protective glasses when you are handling chemicals, operating power tools,
    hammering nails, or playing sports that involve a risk of a blow to the eye,
    such as racquetball or hockey.
  • Wear goggles or protective glasses
    at all times if you have only one functional eye.
  • Be a good example
    to your children by wearing goggles or protective glasses when needed at work
    or play.
  • Get periodic vision checkups.
  • If you wear contact lenses, take good care of them.
    See caring for contact lenses.
  • Keep your
    blood pressure under control. High blood pressure can damage the blood vessels
    that supply blood to the eye.

People who have diabetes are at risk for a vision problem
called
diabetic retinopathy, which is a complication of
having high blood sugar over a long time. People who have diabetes need regular
eye exams so that the early stages of diabetic retinopathy can be detected and
in some cases treated. They also need to keep their blood sugar levels as close
to normal as possible to prevent blood vessel damage from long-term high blood
sugar.

It is important to protect your children’s vision. Regular
eye exams identify problems early, and corrective measures can be taken.
Watching a lot of television, playing video games, or frequent computer use can
decrease your child’s natural blink reflex, which can cause dry, red, and
irritated eyes. Do not let your child use laser pointers or laser toys. These can cause permanent eye damage if the laser is pointed at the eye.

Most vision problems are noticed first by the parents. See
tips for spotting eye problems in your child.

For tips on how to prevent eye infections, see the topic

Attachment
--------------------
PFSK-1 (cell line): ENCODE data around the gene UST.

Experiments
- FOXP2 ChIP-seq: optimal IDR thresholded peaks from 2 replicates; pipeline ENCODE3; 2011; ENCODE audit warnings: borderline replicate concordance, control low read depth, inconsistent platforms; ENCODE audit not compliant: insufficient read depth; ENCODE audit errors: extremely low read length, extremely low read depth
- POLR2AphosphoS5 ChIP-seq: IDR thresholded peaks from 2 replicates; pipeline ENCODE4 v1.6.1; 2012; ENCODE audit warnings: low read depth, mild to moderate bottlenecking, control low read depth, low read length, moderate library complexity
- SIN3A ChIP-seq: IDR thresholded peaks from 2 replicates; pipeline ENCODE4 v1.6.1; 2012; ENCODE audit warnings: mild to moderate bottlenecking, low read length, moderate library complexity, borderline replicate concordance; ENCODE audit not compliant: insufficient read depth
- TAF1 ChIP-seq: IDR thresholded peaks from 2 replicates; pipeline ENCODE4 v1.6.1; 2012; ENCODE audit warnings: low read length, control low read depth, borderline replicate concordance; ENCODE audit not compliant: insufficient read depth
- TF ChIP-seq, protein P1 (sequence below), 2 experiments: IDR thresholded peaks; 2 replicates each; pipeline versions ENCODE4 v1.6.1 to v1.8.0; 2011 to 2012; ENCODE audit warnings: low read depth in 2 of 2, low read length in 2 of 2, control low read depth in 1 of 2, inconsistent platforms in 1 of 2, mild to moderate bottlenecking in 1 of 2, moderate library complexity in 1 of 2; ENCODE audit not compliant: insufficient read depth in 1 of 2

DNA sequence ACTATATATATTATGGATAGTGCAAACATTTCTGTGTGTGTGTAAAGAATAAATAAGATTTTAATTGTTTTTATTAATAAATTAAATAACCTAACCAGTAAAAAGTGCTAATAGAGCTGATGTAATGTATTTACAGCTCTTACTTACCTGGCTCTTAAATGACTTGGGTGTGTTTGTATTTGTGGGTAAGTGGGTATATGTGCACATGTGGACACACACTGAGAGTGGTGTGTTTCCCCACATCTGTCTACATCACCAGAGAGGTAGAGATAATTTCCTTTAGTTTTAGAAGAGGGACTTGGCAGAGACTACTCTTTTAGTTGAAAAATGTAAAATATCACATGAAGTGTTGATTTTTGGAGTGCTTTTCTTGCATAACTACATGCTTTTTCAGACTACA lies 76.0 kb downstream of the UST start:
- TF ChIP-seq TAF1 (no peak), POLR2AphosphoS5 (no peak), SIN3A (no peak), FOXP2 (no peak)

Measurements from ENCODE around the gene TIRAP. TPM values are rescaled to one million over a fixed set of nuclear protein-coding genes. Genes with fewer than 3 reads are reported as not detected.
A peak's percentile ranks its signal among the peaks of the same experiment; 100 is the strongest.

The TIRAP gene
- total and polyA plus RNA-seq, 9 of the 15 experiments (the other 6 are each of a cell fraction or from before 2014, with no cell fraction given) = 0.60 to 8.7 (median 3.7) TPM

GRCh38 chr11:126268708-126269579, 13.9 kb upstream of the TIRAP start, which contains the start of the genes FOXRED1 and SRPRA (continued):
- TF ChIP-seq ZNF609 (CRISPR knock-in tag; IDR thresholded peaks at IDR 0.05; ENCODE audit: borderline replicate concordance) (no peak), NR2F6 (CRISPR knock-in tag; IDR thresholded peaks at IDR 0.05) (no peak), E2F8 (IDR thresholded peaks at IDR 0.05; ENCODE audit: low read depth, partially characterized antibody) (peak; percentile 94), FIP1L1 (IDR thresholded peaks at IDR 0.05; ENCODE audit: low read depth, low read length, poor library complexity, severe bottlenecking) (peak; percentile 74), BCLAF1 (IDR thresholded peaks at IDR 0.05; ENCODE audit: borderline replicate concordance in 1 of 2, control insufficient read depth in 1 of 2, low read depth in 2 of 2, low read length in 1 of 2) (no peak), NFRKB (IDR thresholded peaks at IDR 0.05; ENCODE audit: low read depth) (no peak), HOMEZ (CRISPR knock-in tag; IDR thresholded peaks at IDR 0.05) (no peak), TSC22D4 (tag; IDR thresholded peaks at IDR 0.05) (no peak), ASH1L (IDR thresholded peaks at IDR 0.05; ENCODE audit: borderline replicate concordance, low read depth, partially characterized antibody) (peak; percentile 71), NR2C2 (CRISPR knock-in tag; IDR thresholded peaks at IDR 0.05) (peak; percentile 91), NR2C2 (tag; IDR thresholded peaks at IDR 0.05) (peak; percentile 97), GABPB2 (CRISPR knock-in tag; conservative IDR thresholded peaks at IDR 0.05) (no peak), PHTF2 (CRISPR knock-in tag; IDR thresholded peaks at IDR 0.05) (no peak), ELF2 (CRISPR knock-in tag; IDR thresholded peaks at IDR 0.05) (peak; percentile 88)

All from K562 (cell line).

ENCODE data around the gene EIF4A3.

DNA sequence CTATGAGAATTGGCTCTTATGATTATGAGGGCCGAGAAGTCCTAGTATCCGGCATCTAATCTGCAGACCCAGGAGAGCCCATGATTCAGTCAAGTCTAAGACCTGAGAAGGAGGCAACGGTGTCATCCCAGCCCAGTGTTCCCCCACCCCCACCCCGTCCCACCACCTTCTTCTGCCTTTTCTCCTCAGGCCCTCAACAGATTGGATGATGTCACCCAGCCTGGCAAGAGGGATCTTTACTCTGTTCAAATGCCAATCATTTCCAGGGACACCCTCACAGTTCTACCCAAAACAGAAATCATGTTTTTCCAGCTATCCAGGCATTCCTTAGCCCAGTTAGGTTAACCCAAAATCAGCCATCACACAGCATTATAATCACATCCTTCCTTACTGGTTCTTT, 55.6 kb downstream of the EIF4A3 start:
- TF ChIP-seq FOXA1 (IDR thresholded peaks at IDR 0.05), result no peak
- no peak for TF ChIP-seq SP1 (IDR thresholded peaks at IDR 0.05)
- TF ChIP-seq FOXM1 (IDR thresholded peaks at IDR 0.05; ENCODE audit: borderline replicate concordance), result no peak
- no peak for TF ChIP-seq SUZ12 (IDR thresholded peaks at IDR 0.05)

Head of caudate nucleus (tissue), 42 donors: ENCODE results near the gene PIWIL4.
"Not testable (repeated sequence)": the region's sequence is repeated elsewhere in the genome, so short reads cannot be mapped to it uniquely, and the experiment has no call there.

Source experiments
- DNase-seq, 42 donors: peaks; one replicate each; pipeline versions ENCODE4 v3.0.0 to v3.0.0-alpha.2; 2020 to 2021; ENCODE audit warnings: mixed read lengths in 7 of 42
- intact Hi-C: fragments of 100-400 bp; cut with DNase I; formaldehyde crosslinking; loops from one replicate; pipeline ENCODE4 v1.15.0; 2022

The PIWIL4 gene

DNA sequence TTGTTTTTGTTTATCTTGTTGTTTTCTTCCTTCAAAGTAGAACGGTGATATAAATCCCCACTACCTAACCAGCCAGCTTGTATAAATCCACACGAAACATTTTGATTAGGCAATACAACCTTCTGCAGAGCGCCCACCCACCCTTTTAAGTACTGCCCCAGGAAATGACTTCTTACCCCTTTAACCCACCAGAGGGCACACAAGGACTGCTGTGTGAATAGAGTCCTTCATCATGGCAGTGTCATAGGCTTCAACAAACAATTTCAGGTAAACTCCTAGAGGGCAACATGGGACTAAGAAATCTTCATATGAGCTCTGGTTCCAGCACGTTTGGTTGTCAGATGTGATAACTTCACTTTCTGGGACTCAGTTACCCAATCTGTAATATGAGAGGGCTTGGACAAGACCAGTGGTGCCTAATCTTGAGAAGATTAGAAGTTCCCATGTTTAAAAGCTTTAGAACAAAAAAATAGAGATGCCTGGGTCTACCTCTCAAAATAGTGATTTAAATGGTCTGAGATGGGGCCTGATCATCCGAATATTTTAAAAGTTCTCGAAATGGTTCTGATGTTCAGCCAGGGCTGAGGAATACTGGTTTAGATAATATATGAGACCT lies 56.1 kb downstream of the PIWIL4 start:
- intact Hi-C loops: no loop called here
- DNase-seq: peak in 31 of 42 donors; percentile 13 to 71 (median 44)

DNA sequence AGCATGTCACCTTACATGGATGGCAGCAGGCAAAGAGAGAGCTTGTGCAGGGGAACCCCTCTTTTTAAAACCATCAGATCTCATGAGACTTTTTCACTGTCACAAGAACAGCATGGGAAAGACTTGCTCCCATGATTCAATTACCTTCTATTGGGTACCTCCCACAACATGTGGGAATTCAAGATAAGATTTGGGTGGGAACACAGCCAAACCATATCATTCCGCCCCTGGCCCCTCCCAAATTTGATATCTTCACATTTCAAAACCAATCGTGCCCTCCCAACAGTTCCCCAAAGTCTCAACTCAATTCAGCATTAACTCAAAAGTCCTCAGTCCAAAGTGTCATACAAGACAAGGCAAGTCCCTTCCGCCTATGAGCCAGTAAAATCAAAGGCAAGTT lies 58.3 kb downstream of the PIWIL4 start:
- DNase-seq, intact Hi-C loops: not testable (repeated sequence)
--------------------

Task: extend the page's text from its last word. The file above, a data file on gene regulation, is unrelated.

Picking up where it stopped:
Pinkeye.

For tips on how to prevent eye
injuries, see the topic
Eye Injuries.

Preparing For Your Appointment

To prepare for your appointment, see the topic Making the Most of Your Appointment.

You can help your
doctor diagnose and treat your condition by being prepared to answer the
following questions:

  • What are your main symptoms? How long have you
    had your symptoms?
  • Do your symptoms affect one or both
    eyes?
  • Have you had this problem in the past? If so, do you know
    what caused the problem at that time? How was it treated?
  • Do you
    wear contact lenses or eyeglasses? Do you think the problem is because of your
    contacts?
  • Have you had any vision changes, pain in the eye, double
    vision, excessive tearing, or increased sensitivity to light?
  • Have
    you had any exposure to toxic fumes, chemicals, or smoke?
  • Does
    anyone in your family or at your workplace have an eye infection, such as
    drainage from the eye or red and swollen eyelids?
  • Do you have
    allergies, or are your eye symptoms occurring at certain times of the
    year?
  • What home treatment measures have you tried? Did they
    help?
  • What prescription or nonprescription medicines have you used?
    Did they help?
  • Have you recently traveled outside the
    country?
  • Do you smoke?
  • Do you have any
    health risks?

References

Citations

  1. American Academy of Pediatrics Section on Ophthalmology, et al. (2013). Screening examination of premature infants for retinopathy of prematurity. Pediatrics, 131(1): 189-195. DOI: 10.1542/peds.2012.2996. Accessed April 20, 2016.

Credits

ByHealthwise Staff
Primary Medical Reviewer William H. Blahd, Jr., MD, FACEP – Emergency Medicine
Kathleen Romito, MD – Family Medicine
Adam Husney, MD – Family Medicine
Specialist Medical Reviewer John Pope, MD – Pediatrics

Current as ofMarch 20, 2017